The U.S. Supreme Court recently asked tough questions of AT&T and Microsoft in a case focusing on whether Microsoft should be held liable for infringing an AT&T-owned patent on technology that digitally compresses speech. Microsoft had sent certain software overseas, drawing AT&T’s objections. The case presents a dilemma of how to legally define words such as code, software, and component. Brookings guest scholar Ben Klemens discusses the expansion of U.S. patent law.
STATEMENT: In the past decade, patent judges have been vigorously expanding the scope of U.S. patent law, and the Supreme Court has made it clear that they wish to put an end to that expansion.
First, the patent court has been increasingly comfortable finding infringements of U.S. patents on foreign soil. Last year, it found the servers of the Blackberry system were infringing U.S. patents—even though they are located in Canada. The Justices expressed a rightful concern over such patent imperialism, and it seems clear from their comments during oral arguments that they hope to put a stop to it.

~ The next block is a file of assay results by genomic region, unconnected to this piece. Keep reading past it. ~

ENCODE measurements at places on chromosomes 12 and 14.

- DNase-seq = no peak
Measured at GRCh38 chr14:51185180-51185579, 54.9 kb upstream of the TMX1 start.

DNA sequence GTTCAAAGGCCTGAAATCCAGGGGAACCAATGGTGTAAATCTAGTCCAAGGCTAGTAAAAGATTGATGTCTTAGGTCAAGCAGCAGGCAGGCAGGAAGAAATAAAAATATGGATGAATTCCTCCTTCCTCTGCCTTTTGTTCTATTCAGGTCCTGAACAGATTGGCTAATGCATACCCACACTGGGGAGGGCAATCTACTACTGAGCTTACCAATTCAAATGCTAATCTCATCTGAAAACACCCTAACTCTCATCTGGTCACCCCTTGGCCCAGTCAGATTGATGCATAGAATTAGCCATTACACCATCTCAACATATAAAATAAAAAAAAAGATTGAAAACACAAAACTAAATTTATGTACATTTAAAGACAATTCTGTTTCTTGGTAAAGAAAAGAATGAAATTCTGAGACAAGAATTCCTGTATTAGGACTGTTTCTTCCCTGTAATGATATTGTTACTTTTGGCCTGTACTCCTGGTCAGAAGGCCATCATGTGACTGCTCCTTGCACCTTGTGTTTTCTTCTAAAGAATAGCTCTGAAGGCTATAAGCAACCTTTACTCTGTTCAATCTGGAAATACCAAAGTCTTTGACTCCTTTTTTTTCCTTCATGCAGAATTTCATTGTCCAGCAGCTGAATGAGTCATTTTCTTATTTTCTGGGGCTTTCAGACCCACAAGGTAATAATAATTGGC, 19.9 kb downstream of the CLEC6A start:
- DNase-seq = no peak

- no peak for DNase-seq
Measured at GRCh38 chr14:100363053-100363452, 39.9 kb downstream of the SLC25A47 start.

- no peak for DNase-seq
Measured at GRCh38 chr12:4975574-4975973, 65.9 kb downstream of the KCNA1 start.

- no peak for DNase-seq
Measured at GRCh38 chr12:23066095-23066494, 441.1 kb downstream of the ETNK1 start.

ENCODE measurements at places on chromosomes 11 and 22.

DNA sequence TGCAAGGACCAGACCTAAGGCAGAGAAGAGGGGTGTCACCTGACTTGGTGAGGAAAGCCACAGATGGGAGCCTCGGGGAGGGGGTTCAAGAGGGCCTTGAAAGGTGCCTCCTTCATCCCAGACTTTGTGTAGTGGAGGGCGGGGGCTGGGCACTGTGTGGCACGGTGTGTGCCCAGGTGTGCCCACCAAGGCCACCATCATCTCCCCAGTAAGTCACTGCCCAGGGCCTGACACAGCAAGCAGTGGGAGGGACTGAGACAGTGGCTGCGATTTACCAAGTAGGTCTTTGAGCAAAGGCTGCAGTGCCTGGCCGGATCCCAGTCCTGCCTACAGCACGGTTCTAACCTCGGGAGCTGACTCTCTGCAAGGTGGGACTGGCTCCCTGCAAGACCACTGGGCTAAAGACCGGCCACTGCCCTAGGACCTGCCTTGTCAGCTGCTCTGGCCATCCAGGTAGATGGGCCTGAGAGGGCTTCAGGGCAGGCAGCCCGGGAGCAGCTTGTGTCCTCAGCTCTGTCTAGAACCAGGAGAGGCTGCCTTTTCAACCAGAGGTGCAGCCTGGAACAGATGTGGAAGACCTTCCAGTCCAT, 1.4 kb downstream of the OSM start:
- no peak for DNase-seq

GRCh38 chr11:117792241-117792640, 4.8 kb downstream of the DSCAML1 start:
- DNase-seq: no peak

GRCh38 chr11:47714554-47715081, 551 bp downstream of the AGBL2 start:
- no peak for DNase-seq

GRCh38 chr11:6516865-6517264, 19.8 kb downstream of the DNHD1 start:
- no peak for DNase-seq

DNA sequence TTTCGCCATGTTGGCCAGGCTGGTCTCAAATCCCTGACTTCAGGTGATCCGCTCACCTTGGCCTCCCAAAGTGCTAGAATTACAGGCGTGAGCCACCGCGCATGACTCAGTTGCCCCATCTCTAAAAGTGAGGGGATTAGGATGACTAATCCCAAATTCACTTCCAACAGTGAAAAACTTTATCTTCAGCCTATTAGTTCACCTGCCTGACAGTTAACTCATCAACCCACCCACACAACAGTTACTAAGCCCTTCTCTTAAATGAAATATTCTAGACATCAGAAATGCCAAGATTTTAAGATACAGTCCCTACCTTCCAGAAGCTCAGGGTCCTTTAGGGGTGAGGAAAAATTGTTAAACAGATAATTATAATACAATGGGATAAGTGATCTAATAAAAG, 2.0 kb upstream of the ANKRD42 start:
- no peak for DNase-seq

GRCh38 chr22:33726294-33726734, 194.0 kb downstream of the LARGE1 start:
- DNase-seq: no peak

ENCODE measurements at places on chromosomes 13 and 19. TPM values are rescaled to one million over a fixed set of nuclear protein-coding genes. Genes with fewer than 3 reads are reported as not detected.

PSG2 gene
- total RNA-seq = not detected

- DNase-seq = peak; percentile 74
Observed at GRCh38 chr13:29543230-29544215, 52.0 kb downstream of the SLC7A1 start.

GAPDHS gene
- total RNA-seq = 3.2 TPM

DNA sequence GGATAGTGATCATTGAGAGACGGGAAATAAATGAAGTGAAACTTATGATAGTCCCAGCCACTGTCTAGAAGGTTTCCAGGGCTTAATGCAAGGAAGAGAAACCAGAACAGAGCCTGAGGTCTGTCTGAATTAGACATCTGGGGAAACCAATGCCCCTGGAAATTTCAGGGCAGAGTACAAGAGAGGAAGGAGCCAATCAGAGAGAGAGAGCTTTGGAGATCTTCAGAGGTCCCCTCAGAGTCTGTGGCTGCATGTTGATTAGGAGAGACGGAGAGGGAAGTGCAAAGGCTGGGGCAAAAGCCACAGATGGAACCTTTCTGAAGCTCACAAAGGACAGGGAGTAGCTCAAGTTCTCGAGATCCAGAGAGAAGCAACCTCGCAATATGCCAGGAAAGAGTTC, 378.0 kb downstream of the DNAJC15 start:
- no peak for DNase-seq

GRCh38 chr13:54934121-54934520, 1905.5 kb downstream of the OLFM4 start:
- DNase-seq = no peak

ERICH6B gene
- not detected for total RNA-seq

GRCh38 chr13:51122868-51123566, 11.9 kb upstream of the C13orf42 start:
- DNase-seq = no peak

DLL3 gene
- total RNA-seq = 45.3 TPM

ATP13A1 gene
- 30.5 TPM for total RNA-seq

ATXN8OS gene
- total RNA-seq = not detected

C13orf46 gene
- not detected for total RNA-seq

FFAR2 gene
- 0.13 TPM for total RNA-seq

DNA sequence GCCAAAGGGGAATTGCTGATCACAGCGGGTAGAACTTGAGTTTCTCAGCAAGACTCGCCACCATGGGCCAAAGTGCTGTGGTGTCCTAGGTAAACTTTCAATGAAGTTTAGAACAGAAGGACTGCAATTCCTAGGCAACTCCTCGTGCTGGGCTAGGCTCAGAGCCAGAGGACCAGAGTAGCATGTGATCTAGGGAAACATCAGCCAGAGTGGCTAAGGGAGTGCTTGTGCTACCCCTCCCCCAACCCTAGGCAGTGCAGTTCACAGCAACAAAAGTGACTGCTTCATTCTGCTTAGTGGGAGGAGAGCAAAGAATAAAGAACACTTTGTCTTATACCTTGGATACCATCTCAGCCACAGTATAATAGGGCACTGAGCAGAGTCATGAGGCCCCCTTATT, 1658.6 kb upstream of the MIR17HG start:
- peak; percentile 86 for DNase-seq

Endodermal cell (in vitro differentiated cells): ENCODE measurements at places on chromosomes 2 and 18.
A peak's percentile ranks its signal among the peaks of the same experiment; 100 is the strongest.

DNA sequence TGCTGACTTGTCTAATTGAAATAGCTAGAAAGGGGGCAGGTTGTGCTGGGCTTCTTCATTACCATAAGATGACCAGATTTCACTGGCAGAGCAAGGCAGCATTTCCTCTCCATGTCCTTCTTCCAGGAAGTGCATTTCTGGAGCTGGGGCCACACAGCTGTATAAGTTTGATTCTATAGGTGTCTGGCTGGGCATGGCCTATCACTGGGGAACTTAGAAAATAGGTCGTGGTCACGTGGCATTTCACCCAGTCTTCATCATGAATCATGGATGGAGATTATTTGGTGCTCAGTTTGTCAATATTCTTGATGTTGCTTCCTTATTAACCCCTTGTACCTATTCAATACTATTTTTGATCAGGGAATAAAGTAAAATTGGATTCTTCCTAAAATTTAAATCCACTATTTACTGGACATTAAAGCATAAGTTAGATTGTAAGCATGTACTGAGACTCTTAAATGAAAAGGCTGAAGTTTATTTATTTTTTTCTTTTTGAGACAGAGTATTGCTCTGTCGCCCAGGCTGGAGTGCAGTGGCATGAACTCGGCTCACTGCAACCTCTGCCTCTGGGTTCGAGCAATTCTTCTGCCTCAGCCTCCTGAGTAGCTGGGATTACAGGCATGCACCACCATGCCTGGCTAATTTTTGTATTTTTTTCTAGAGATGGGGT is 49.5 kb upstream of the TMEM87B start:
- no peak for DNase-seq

Second, information schemes, such as a payment schedules and mathematical algorithms, are now effectively patentable. Justices Breyer, Stevens, and Scalia all pointed out that the Supreme Court never approved the patentability of software, again implying that the patent court had gone too far in expanding patentability to novel fields of endeavor.